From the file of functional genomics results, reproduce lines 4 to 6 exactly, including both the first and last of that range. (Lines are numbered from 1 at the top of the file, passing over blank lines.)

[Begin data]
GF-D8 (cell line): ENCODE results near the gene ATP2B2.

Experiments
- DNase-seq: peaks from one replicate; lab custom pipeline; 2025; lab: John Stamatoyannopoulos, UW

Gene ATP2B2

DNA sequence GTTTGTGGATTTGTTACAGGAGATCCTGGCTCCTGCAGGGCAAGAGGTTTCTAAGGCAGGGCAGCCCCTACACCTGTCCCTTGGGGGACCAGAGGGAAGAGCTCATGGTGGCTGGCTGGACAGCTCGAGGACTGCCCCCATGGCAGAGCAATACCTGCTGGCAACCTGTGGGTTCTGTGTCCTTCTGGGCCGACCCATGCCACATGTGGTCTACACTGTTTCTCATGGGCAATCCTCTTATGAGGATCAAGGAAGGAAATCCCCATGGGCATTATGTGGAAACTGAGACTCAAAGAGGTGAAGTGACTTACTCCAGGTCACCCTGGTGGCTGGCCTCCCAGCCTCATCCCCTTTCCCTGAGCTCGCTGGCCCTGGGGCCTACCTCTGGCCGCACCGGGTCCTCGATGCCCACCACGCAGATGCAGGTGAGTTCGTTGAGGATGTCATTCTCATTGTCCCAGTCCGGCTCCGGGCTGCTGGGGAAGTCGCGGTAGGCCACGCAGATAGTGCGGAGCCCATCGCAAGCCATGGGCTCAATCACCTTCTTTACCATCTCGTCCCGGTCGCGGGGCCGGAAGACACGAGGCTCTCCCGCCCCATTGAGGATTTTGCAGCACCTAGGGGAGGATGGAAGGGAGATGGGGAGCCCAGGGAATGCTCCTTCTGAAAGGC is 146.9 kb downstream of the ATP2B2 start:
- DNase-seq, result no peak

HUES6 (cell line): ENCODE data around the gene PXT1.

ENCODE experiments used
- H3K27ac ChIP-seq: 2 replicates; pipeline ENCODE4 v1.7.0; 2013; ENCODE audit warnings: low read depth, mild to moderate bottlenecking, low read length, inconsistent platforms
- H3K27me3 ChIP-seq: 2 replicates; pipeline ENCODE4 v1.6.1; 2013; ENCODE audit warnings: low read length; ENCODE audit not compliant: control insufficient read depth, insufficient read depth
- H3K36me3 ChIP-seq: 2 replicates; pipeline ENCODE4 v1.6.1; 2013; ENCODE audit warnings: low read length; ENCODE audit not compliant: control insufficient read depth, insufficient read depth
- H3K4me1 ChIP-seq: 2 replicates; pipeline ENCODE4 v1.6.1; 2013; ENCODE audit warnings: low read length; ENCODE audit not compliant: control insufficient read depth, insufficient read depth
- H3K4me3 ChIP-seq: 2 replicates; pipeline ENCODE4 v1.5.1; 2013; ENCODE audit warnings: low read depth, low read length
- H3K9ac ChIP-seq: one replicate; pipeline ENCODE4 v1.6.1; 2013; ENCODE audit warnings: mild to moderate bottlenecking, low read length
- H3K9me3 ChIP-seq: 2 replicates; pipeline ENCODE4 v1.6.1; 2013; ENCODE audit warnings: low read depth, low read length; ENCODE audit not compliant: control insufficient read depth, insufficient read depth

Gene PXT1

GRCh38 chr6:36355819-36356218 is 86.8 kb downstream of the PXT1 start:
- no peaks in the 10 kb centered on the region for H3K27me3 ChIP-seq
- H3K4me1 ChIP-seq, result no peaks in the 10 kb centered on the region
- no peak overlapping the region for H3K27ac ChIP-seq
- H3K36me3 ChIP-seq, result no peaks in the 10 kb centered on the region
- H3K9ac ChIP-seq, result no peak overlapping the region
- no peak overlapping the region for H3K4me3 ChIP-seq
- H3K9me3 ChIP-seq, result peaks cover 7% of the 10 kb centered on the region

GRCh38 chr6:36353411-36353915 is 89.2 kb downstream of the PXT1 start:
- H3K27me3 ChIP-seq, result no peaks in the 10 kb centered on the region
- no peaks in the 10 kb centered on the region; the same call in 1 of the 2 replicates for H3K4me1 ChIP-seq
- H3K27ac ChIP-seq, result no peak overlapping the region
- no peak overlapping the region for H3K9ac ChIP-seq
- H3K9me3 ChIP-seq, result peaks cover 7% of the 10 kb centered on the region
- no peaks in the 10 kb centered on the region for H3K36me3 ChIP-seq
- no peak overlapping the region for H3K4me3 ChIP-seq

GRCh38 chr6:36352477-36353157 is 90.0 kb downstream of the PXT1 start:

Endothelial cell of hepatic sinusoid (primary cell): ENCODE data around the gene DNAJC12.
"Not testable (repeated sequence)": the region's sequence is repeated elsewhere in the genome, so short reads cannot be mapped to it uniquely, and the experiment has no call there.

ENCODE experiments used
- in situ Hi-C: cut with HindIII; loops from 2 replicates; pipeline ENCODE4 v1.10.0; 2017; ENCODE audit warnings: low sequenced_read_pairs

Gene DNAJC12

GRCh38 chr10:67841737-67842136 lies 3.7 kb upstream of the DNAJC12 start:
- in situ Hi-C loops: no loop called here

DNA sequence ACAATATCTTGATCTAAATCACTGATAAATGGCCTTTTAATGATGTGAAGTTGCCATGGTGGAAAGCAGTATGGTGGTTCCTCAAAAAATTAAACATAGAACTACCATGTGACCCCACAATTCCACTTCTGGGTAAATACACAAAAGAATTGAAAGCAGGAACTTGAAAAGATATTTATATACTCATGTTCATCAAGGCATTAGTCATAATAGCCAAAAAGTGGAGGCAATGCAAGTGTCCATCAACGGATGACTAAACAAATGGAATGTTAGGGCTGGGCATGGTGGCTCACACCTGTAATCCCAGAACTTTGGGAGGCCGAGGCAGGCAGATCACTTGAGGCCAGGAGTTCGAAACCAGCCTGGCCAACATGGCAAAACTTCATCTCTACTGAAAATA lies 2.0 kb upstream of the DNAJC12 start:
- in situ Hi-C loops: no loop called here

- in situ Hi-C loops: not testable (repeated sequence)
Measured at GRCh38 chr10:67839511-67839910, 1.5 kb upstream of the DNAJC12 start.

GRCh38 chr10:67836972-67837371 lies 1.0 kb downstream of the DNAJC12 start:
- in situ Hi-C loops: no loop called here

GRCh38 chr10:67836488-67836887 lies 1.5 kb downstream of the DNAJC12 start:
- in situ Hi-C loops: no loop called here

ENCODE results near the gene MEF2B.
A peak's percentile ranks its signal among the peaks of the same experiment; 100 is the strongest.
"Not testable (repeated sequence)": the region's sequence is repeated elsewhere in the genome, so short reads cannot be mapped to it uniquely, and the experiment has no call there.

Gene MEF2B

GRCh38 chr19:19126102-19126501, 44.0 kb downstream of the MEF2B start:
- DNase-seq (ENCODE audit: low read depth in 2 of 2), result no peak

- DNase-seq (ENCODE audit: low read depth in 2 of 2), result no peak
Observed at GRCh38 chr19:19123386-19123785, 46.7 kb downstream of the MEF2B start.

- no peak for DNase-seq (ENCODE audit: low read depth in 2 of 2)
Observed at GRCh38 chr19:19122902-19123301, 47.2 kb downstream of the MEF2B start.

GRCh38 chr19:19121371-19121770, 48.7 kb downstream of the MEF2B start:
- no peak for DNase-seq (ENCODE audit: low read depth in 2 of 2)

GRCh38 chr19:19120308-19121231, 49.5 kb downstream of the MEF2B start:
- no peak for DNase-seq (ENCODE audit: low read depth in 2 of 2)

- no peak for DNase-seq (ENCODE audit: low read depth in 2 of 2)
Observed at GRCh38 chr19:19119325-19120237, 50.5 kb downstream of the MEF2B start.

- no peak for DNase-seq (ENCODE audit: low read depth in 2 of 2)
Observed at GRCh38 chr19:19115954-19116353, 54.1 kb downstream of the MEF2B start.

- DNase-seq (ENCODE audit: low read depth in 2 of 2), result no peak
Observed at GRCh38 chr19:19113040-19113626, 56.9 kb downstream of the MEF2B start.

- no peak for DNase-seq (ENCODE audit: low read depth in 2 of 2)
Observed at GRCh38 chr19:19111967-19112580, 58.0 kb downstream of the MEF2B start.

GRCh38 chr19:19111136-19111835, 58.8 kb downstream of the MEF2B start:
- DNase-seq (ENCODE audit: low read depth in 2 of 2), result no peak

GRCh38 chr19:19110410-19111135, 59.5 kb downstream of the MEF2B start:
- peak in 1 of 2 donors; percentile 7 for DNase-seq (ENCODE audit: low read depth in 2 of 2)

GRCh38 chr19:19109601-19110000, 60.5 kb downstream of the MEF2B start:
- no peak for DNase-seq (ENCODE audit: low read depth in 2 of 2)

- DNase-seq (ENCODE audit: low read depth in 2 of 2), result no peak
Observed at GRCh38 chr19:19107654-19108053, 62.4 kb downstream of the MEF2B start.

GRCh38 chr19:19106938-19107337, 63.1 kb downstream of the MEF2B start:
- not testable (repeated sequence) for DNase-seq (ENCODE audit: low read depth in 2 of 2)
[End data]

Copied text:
Gene ATP2B2

DNA sequence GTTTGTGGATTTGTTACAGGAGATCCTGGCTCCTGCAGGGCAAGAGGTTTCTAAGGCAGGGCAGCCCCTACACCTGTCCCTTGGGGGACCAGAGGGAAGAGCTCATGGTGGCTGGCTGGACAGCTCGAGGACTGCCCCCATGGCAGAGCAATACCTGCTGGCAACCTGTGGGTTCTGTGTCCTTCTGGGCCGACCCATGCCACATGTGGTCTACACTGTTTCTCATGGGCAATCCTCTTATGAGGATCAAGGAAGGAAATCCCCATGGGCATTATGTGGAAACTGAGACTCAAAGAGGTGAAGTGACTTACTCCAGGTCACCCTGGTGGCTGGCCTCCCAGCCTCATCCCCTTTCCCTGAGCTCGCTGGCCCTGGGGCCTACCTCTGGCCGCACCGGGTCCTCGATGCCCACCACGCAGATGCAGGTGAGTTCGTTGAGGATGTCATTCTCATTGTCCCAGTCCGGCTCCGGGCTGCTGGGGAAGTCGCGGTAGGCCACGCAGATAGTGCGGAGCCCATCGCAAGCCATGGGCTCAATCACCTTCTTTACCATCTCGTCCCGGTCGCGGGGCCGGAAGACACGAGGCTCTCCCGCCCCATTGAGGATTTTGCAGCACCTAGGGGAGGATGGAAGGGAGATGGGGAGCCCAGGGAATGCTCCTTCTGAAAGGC is 146.9 kb downstream of the ATP2B2 start:
- DNase-seq, result no peak